Haerandir

Banhorn inspected his handiwork. The entire stone was uneven–thicker at the top, more curved along the bottom. Sharp edges yearned to snag fabric or slice flesh. Wobbly strokes and failed attempts to conceal chips distorted the tengwar cut into its face. No amount of polishing and plastering could hide the crack running half the stone’s length.

“Let me see how you have done.” Haerandir reached out for it.

Banhorn cringed before offering up the misshapen thing to his instructor. They had become close friends in his short time at Edhelion; just talking to another with Sight was a comfort. Many here mirrored the severity and timelessness of the vast snow-covered mountains encircling the refuge, but not Haerandir. He was only a few years older than Banhorn. Centuries of suffering and loss hadn’t the time to write themselves across his heart, nor would they.

Now Banhorn’s first test was at hand, and surrendering this physical incarnation of failure sent the icy north wind racing right up his spine. Haerandir turned the stone over a few times, then gently traced the runes while murmuring softy; tiny blue sparks played across the stone’s surface and licked at his finger. He nodded approvingly, then mimicked Master Talagan’s imperious tone: “I suppose it is adequate, my young apprentice. Let us review the improvements I expect to see finished before tomorrow’s sunrise.”

The joke was lost on Banhorn who failed anything more eloquent than choking and gasping in response. Haerandir couldn’t conceal a smile at catching his student off guard any longer. Crimson burned across Banhorn’s face as the choking and gasping sounds escalated.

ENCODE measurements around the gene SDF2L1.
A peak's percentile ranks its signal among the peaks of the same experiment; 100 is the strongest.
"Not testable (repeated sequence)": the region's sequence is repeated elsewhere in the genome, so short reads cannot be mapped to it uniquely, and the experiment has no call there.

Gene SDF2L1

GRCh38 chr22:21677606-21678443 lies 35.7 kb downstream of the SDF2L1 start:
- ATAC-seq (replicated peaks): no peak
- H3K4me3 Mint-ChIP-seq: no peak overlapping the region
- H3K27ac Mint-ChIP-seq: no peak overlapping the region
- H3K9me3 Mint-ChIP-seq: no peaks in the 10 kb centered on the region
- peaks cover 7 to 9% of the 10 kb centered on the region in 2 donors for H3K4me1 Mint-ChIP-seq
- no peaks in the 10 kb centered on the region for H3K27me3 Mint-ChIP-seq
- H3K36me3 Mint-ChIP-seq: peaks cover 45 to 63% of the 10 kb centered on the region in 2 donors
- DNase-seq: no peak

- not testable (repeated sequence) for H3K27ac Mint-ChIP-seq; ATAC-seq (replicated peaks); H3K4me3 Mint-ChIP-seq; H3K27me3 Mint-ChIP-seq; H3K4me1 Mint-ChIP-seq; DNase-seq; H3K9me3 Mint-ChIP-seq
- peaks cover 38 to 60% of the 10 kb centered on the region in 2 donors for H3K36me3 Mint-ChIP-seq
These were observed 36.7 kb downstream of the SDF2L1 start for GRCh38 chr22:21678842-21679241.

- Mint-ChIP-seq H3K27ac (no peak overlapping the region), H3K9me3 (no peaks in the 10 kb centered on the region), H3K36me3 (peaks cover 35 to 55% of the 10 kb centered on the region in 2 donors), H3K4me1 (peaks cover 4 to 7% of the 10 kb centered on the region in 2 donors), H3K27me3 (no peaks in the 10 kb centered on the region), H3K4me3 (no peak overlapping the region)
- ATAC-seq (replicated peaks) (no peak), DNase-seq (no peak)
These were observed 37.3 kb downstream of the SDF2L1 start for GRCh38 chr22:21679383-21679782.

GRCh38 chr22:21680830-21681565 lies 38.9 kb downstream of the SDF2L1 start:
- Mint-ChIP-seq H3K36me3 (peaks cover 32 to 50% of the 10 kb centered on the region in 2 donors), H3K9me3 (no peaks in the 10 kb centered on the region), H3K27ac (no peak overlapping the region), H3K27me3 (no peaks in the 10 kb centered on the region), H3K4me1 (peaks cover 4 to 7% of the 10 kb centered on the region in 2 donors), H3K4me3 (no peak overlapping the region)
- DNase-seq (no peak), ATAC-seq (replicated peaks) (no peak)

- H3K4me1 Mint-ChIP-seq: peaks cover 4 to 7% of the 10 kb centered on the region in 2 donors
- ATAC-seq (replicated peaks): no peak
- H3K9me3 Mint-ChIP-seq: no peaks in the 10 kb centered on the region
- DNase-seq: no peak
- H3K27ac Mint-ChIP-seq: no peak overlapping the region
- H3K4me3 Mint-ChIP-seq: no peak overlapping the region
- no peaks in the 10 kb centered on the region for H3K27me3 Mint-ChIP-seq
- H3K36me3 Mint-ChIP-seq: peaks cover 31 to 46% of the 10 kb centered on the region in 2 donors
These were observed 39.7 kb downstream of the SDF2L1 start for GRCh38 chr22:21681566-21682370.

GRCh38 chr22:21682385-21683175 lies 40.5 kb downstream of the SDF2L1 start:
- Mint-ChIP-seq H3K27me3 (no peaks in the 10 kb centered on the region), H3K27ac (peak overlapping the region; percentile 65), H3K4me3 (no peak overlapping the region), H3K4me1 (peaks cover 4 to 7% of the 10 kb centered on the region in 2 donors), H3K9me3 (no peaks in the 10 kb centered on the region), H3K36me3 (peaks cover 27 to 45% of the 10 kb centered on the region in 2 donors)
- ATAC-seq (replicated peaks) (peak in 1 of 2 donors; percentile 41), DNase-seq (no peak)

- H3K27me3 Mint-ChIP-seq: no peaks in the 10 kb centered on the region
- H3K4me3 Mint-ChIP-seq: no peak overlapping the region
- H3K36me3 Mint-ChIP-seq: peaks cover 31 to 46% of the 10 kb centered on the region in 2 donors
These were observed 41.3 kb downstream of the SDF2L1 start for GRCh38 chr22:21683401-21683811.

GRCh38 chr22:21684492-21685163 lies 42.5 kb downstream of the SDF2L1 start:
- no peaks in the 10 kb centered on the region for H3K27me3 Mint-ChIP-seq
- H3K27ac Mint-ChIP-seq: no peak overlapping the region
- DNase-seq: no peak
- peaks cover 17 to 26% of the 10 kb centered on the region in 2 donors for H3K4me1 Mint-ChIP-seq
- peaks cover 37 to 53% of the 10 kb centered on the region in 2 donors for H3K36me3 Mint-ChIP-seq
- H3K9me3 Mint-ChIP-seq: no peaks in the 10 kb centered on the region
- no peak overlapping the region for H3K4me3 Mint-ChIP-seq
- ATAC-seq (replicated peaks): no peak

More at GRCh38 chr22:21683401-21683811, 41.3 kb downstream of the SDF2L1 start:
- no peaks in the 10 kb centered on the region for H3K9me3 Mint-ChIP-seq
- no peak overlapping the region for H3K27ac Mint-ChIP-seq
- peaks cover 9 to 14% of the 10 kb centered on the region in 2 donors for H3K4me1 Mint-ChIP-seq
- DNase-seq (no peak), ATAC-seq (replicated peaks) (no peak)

“No, mellon, it is fine. Truly. It is a masterpiece compared to my first attempt. My teacher said he’d seen more legible marks on trees clawed by rabid bears! Then it blew up in his hand. From my bad crafting or the sheer spite that possessed the stone? I cannot say. Your next will be better, but this one will not …”

Haerandir words trailed off as the vision took him. The far-away look, the gasp of surprise and pain, the overwhelming sadness afterwards–it came more often lately. He refused to discuss it. Banhorn reached out to steady him, grasping Haerandir’s shoulder. Sparks erupted from the rune stone and clawed across Haerandir’s arm to ground themselves in Banhorn’s hand.

He cried out as his arm went numb and his knees buckled. For a moment Banhorn saw the workshop in ruins. Years of ice covered the rotten remains of workbenches. Soot caked crumbling walls. Snow swirled in through the collapsed half of the ceiling. He struggled to soak up details before the vision passed. There was also a sound–maybe picks clanging against stone in the distance–before reality reasserted itself. The smoking stone fell to the floor with a sickening organic thud.

A watcher’s horn sounded from the courtyard.

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